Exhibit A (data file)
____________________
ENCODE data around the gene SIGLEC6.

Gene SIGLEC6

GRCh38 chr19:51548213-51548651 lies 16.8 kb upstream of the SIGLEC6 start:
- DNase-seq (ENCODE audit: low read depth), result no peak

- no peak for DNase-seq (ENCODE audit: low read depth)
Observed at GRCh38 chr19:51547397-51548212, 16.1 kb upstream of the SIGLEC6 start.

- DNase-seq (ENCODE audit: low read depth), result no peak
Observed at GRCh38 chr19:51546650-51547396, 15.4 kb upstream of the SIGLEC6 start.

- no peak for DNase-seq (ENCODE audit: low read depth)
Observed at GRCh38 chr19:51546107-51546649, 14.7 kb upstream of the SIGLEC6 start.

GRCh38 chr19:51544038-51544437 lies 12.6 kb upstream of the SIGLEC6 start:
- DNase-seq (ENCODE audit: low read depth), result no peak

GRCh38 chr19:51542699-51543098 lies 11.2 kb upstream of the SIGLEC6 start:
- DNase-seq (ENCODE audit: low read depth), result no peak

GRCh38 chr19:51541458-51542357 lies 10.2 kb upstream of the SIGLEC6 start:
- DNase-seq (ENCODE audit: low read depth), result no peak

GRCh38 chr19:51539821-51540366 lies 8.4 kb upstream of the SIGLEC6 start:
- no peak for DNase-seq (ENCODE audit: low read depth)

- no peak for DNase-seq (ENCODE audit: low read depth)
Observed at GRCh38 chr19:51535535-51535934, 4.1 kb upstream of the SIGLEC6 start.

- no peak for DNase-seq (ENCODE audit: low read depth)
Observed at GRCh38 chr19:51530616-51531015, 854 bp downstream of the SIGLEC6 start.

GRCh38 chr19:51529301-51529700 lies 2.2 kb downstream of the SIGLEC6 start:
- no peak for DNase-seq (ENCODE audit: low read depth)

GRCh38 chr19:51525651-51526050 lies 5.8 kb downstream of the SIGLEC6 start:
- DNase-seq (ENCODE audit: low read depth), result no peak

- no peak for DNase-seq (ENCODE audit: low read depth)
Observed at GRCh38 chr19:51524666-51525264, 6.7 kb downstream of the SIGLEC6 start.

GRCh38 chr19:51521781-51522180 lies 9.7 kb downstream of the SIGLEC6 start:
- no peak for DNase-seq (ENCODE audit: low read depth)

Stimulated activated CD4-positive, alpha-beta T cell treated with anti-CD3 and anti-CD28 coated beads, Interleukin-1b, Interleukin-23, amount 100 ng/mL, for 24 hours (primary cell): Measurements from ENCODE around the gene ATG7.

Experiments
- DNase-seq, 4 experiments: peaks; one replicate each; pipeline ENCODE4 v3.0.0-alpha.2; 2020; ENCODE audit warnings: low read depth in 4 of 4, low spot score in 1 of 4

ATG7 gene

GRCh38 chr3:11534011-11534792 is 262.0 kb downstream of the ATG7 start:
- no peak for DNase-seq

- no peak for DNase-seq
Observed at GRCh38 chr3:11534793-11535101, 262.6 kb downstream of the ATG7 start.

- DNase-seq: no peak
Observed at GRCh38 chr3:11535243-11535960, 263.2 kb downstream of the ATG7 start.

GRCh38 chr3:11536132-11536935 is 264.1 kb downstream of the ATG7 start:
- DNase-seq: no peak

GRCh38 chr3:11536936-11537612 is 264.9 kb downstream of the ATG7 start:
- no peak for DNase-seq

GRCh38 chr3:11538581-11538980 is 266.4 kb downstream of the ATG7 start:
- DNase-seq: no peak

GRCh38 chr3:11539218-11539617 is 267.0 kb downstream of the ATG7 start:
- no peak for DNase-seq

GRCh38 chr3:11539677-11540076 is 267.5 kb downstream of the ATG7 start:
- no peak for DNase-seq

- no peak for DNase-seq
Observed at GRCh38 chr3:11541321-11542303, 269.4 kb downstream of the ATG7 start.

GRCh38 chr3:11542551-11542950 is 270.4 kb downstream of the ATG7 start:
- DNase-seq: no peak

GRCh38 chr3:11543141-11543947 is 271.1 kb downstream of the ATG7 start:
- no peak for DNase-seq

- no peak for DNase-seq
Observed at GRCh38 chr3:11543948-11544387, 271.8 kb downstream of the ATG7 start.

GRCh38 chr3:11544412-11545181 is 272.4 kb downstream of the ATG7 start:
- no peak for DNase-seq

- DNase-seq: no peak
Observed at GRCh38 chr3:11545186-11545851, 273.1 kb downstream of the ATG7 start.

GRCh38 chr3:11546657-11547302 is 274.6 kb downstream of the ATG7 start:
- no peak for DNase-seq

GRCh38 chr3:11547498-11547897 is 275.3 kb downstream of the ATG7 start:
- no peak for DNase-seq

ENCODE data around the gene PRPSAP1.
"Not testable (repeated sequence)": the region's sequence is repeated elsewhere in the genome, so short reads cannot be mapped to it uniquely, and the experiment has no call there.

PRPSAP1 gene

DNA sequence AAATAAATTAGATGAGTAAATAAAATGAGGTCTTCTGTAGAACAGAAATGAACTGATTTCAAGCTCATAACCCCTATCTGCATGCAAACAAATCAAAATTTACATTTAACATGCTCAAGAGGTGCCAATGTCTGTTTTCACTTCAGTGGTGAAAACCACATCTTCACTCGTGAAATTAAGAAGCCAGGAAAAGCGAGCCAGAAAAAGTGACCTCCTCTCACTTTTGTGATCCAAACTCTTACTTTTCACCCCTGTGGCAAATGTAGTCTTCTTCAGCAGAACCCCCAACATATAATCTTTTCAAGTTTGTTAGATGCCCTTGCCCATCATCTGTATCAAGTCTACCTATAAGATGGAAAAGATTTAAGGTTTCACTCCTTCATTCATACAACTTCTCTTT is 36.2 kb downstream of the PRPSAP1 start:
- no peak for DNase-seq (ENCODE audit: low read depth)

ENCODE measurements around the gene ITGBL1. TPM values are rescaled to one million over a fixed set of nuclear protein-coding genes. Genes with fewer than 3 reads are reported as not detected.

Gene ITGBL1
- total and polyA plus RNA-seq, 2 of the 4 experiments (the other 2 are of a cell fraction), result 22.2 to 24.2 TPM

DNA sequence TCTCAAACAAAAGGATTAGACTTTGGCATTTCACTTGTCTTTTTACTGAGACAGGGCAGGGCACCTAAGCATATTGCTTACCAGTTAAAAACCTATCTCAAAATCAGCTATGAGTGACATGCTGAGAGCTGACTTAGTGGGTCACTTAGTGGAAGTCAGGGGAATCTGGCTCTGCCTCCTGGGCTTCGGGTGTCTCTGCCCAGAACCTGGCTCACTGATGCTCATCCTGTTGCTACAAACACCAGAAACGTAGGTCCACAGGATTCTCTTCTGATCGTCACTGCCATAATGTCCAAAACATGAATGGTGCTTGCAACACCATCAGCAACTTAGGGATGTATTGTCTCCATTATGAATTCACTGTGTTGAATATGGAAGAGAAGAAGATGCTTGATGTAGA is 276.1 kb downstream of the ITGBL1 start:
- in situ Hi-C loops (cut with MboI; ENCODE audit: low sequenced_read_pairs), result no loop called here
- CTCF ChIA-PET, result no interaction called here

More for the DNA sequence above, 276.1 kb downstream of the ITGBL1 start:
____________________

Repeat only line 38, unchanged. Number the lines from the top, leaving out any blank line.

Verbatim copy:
Observed at GRCh38 chr3:11534793-11535101, 262.6 kb downstream of the ATG7 start.